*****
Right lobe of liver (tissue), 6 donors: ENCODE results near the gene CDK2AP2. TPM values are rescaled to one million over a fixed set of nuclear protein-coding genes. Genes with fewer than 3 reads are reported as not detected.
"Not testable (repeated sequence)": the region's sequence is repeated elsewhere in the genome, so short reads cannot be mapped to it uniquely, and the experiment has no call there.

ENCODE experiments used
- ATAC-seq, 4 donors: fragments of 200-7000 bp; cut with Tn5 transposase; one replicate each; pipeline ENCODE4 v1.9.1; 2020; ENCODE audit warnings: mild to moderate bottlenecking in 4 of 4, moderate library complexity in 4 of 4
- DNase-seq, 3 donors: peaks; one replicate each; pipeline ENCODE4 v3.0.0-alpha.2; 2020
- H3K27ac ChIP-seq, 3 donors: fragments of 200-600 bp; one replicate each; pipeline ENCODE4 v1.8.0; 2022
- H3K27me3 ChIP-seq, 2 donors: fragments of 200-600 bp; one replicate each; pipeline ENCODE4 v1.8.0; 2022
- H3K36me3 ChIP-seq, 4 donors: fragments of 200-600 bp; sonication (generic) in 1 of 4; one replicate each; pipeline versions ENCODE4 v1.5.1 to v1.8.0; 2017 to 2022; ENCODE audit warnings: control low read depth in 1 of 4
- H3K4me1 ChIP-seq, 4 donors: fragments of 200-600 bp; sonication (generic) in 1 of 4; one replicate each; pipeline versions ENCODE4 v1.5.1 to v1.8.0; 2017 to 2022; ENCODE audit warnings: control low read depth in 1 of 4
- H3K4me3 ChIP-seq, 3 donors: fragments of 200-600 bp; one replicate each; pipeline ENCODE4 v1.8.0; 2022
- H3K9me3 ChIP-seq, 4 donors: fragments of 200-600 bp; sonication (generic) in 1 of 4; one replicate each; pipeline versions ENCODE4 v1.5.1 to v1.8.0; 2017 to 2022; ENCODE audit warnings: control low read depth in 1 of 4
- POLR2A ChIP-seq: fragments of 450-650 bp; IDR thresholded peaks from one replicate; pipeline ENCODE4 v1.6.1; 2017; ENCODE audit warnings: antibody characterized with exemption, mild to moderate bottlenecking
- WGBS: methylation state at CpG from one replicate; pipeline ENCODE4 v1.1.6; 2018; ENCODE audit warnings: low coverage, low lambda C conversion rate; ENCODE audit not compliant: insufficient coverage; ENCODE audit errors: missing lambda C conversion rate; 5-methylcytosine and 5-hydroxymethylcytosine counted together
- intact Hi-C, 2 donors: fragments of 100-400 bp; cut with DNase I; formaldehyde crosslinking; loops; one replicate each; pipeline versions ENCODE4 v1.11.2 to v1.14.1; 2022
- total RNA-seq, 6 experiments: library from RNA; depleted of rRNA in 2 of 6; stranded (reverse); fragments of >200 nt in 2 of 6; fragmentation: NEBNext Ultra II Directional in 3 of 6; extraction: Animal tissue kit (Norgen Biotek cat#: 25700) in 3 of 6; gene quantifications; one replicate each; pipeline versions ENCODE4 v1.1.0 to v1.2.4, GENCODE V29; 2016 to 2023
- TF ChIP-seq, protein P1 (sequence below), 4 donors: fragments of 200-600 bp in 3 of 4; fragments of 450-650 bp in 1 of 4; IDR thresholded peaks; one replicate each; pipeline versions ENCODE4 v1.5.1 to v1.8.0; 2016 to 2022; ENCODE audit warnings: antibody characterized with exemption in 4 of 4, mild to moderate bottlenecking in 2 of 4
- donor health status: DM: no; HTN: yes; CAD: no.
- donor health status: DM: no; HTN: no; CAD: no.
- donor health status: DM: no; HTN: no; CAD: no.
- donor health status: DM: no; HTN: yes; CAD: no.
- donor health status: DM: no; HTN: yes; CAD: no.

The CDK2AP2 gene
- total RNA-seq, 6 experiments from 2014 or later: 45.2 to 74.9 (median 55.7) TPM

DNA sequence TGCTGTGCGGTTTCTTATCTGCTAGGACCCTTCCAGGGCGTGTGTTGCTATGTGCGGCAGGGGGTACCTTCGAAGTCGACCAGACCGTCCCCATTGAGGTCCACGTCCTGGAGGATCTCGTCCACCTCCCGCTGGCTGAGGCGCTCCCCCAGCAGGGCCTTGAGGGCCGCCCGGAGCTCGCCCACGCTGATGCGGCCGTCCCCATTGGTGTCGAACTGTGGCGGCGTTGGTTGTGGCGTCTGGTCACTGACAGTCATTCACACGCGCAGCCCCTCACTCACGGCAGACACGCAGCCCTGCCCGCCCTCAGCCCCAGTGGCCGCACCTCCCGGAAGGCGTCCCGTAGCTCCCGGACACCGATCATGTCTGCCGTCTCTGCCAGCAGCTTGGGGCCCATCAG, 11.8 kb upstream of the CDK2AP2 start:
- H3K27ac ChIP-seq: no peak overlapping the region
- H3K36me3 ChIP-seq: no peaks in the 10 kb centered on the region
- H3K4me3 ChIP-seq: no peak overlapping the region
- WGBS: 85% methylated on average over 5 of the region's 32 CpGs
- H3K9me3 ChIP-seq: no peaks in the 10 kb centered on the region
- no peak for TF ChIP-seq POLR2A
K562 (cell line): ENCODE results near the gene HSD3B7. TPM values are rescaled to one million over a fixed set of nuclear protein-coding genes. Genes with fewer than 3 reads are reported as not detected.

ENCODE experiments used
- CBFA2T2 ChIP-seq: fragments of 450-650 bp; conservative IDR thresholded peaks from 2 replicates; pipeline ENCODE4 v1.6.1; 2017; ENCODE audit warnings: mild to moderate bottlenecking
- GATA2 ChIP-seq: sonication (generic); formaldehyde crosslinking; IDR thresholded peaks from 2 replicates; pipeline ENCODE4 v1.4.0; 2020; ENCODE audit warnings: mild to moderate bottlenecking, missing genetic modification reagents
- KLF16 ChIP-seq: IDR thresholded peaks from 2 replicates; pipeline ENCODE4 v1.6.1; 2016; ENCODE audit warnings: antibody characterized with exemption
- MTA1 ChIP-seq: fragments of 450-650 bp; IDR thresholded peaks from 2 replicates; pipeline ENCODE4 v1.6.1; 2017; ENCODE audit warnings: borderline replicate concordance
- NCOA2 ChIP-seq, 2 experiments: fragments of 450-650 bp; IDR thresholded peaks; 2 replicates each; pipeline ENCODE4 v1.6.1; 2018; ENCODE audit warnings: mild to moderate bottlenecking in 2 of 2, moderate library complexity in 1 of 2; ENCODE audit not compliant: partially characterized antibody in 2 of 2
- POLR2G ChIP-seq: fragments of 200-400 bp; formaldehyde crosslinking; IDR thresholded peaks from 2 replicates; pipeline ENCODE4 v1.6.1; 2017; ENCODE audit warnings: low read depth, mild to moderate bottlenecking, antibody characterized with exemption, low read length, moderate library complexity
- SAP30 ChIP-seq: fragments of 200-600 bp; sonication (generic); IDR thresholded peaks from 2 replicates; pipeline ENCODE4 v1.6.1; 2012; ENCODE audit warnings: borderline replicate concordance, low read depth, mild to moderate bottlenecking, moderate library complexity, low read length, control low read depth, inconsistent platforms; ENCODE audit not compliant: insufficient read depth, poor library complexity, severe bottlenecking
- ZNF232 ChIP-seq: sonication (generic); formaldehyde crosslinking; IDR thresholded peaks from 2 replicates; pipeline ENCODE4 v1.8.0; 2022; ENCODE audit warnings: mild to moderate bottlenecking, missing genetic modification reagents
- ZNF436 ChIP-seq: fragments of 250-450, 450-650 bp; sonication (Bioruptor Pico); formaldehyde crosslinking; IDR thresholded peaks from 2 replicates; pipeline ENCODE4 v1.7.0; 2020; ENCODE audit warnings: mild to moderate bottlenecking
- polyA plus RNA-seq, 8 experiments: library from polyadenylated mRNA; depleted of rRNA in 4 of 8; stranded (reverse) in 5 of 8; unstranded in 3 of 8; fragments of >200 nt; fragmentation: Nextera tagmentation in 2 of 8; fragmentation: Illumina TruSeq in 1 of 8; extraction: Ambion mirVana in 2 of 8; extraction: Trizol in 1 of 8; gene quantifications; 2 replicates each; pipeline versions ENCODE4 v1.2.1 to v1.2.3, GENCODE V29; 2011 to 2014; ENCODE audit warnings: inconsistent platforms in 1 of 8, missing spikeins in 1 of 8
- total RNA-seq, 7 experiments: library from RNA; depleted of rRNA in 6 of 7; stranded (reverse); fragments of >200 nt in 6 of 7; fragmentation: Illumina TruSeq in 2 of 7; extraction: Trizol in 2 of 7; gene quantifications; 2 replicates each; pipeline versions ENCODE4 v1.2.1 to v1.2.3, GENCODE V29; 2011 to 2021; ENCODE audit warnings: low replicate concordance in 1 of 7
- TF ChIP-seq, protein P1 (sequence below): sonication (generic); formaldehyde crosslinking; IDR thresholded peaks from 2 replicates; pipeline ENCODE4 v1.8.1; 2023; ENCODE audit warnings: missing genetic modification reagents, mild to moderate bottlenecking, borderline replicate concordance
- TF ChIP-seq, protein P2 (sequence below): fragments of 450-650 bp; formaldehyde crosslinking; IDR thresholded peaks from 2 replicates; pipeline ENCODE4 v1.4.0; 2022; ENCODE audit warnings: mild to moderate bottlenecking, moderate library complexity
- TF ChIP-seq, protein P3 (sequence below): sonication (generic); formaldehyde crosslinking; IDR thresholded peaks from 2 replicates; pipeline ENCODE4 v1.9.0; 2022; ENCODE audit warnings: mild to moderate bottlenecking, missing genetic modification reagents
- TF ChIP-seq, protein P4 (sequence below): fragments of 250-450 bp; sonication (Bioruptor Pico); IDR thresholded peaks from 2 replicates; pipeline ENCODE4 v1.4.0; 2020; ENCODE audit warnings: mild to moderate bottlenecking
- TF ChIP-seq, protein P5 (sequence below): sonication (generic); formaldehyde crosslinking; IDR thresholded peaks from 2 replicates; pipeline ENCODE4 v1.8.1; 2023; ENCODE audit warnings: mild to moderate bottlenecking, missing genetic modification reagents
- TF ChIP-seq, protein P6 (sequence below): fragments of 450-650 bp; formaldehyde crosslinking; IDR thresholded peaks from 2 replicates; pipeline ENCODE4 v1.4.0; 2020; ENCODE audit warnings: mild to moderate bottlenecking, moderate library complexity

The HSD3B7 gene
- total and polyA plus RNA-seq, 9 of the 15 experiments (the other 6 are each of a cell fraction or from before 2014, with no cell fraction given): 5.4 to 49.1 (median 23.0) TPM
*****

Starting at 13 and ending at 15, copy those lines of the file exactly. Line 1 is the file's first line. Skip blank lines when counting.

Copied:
- WGBS: methylation state at CpG from one replicate; pipeline ENCODE4 v1.1.6; 2018; ENCODE audit warnings: low coverage, low lambda C conversion rate; ENCODE audit not compliant: insufficient coverage; ENCODE audit errors: missing lambda C conversion rate; 5-methylcytosine and 5-hydroxymethylcytosine counted together
- intact Hi-C, 2 donors: fragments of 100-400 bp; cut with DNase I; formaldehyde crosslinking; loops; one replicate each; pipeline versions ENCODE4 v1.11.2 to v1.14.1; 2022
- total RNA-seq, 6 experiments: library from RNA; depleted of rRNA in 2 of 6; stranded (reverse); fragments of >200 nt in 2 of 6; fragmentation: NEBNext Ultra II Directional in 3 of 6; extraction: Animal tissue kit (Norgen Biotek cat#: 25700) in 3 of 6; gene quantifications; one replicate each; pipeline versions ENCODE4 v1.1.0 to v1.2.4, GENCODE V29; 2016 to 2023